Organizing your business processes
An article by Shyamal Addanki, Director NA
Often, I come across questions that vaguely allude to the confusing concept of misplaced focus on BPM within an organization – or, to put it more succinctly – many people seem confused about where they should champion process management. Is it something that resides within the boardroom at the business executive level? Is it something that process owners monitor on the operational level? Or, is it something that management drives within their specific disciplines?
The answer lies in the nomenclature. Business Process Management is a discipline that impacts all levels, from the business leaders through to the process owners and the line managers.
To make it easier to understand how it can cut across all levels, we can look at BPM from a top-down approach.
Enterprise Map: This is an overarching view of the organisation and all the different departments involved. Elements could include core activities such as sales and manufacturing, as well as support functions such as human resources and finance.
Process Map: For each department identified in the Enterprise Map, a Process Map specifies all the procedures that are governed by the specific department. For example, HR would list all the HR specific process from personnel requisition to employee reviews and conflict management.
Value Chain: For each procedure, a value chain specifies the end-to-end logical activities that need to happen for that procedure to be complete. For example, a personnel requisition value chain might start with the request for additional resources, and finish with a completed training plan.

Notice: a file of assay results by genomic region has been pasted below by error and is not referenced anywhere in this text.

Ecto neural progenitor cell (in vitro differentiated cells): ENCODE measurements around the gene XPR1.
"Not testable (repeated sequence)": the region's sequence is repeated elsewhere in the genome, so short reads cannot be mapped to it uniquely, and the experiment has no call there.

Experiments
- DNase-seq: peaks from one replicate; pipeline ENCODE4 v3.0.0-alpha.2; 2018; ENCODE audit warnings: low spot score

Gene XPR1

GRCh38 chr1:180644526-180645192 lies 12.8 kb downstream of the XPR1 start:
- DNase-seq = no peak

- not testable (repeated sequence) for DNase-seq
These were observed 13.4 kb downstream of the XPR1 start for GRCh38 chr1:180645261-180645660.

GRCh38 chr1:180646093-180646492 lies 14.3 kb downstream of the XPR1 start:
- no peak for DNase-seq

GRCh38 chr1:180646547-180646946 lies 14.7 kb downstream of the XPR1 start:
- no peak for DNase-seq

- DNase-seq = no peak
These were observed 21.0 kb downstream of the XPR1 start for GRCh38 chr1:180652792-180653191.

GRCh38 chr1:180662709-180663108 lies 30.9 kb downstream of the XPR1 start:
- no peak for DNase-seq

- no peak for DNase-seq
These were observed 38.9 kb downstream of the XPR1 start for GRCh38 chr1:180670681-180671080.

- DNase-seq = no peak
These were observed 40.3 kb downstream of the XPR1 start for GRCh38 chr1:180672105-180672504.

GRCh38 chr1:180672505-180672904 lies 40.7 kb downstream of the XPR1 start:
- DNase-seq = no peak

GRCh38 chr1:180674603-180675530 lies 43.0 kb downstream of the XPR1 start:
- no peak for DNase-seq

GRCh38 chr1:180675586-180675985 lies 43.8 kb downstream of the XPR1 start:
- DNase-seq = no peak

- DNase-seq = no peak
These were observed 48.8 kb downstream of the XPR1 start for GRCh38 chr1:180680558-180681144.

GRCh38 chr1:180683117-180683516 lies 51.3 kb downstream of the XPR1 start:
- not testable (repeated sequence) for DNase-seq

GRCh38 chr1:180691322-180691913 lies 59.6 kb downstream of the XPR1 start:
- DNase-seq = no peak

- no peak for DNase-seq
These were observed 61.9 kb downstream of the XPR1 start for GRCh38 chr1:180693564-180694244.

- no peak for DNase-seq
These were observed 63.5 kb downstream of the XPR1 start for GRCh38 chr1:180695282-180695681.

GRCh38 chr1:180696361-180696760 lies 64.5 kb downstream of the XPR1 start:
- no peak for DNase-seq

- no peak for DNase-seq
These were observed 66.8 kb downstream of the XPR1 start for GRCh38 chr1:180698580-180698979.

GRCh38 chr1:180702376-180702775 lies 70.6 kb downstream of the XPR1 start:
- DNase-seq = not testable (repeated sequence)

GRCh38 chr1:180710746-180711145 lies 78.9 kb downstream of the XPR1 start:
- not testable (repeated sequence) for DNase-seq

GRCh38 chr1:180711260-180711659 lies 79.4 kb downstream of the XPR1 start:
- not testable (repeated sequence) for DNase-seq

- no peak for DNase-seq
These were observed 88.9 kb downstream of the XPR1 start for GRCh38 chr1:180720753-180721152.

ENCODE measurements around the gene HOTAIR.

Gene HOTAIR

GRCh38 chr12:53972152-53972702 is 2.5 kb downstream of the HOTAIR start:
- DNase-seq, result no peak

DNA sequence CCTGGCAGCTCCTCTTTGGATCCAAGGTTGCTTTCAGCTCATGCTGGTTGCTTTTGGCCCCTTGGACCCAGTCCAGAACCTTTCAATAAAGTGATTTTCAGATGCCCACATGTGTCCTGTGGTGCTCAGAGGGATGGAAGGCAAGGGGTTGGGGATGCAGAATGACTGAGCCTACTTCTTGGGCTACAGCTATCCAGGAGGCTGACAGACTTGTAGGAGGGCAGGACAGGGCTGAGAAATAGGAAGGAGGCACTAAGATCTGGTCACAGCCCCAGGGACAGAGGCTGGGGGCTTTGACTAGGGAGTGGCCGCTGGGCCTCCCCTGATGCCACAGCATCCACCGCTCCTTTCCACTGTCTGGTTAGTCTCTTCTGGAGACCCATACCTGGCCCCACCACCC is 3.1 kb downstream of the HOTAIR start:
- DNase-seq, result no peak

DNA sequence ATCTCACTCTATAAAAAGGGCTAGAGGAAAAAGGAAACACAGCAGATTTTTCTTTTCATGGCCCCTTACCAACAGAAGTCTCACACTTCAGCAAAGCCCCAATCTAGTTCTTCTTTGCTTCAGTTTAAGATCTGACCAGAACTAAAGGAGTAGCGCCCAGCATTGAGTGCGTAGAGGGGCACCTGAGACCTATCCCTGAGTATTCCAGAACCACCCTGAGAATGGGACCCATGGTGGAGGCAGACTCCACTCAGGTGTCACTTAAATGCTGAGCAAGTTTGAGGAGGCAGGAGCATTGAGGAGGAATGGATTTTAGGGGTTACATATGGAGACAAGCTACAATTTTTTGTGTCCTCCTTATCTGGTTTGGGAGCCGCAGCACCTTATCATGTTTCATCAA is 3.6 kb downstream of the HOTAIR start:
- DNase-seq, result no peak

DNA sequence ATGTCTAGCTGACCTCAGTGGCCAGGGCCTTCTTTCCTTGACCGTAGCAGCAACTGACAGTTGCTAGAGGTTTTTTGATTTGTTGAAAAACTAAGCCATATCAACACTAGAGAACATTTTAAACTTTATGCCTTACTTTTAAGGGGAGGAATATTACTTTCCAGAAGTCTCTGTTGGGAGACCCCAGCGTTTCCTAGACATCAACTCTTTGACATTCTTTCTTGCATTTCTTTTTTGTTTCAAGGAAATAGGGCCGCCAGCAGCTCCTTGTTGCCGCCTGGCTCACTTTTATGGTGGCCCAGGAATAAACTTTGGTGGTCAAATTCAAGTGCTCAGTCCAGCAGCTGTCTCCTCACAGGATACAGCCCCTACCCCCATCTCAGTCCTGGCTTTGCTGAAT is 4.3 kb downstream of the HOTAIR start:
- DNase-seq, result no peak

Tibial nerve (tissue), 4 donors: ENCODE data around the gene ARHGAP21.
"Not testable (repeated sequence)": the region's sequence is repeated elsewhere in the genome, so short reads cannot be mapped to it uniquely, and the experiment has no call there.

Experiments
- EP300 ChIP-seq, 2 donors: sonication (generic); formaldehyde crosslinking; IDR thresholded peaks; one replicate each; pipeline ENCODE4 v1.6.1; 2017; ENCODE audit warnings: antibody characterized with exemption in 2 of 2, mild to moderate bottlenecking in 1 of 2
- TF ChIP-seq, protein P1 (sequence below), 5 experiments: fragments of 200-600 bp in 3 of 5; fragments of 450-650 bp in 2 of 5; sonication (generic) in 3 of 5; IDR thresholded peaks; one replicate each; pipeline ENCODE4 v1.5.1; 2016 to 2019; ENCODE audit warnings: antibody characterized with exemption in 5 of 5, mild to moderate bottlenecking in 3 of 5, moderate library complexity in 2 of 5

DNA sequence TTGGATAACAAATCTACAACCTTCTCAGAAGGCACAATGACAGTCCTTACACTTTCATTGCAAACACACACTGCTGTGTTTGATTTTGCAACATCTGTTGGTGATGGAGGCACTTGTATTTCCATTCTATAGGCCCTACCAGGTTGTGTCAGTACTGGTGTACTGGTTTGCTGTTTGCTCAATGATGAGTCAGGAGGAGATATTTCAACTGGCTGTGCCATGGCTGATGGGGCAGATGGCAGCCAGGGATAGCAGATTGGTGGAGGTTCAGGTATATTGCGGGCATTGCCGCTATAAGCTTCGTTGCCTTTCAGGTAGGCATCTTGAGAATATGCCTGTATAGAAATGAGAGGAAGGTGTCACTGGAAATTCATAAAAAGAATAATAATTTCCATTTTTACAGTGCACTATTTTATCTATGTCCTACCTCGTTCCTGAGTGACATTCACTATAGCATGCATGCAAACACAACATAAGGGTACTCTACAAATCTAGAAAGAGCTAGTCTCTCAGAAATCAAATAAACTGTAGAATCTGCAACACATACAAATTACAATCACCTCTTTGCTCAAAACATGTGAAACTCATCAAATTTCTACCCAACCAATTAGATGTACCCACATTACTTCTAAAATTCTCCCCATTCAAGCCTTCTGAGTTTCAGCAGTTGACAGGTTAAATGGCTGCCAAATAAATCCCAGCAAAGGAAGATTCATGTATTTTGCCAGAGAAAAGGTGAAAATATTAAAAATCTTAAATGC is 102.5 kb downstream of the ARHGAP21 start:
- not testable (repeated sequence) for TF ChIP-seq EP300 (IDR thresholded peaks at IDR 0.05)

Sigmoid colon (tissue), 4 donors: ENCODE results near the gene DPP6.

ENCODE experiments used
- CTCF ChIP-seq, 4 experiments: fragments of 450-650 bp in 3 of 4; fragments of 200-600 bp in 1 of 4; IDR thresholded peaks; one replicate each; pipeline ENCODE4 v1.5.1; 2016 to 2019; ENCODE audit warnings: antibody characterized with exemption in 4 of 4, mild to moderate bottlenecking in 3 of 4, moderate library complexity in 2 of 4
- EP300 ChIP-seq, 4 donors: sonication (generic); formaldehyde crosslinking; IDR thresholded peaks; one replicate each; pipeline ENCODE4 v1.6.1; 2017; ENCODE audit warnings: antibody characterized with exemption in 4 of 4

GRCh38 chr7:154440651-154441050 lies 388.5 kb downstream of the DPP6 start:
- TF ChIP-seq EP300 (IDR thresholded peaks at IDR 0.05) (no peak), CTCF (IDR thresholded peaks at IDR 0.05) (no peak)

Process Model: For each element in a value chain, there is a detailed physical process model in a classic flowchart, that specifies how the activities are performed. For example, a personnel requisition process could start with a request from a hiring manager and end with approvals from HR and Finance to source a candidate.
Process Step: Some process models could include a process step that merely details an element, or a sub-process. For example, an internal check within a department before continuing with external approvals to post a job ad on a public forum.
Work Instruction: Process steps could have specific documentation that is required to complete the task; this can include checklists, templates, or work instructions. These documents are typically used by the final end-user or a process, for example a standard form to post a job ad when hiring a new candidate.
These classifications can be separated down the middle to reflect what an organization does (Enterprise Map, Process Map, Value Chain) and how it does it (Process Model, Process Step, Work Instruction.)
Therefore, Business Process Management is really about understanding how to take disparate, disorganized, and disjointed processes and organize them in a meaningful way – ideally nesting your processes as per the graphic – that makes it easier to understand how an organization’s operations are summation of numerous successful processes in harmony.
Any BPM tool worth its salt should provide an easy way to map, organize, and link your processes using this process nesting principle. If you cannot model your processes using this principle, it’s time to check out FireStart.
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